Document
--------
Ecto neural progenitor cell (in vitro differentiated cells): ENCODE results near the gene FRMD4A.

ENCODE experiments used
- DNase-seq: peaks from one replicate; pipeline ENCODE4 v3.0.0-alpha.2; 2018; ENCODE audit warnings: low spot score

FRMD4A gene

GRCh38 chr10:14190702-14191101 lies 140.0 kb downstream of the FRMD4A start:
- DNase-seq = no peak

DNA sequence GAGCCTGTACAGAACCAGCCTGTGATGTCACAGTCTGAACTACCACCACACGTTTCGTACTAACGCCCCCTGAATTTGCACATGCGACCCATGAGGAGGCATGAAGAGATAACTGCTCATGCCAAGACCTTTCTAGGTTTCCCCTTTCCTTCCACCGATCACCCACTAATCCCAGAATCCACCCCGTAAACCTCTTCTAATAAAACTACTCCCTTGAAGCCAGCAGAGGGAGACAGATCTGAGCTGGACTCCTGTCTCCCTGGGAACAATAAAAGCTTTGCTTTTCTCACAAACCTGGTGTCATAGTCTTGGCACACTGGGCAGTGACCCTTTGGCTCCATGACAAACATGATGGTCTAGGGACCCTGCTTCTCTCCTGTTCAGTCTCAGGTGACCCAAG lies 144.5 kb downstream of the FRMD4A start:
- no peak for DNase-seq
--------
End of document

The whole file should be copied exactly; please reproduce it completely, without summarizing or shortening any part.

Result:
Ecto neural progenitor cell (in vitro differentiated cells): ENCODE results near the gene FRMD4A.

ENCODE experiments used
- DNase-seq: peaks from one replicate; pipeline ENCODE4 v3.0.0-alpha.2; 2018; ENCODE audit warnings: low spot score

FRMD4A gene

GRCh38 chr10:14190702-14191101 lies 140.0 kb downstream of the FRMD4A start:
- DNase-seq = no peak

DNA sequence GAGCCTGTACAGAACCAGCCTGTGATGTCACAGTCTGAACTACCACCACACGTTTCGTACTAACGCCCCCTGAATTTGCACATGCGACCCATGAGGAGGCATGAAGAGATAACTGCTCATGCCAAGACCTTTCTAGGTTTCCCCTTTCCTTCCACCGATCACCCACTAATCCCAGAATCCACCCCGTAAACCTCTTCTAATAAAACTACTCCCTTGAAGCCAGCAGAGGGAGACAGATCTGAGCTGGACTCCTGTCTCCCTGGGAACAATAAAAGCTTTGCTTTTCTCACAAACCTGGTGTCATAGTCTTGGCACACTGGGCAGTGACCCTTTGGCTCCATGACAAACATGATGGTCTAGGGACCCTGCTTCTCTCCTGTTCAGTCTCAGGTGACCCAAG lies 144.5 kb downstream of the FRMD4A start:
- no peak for DNase-seq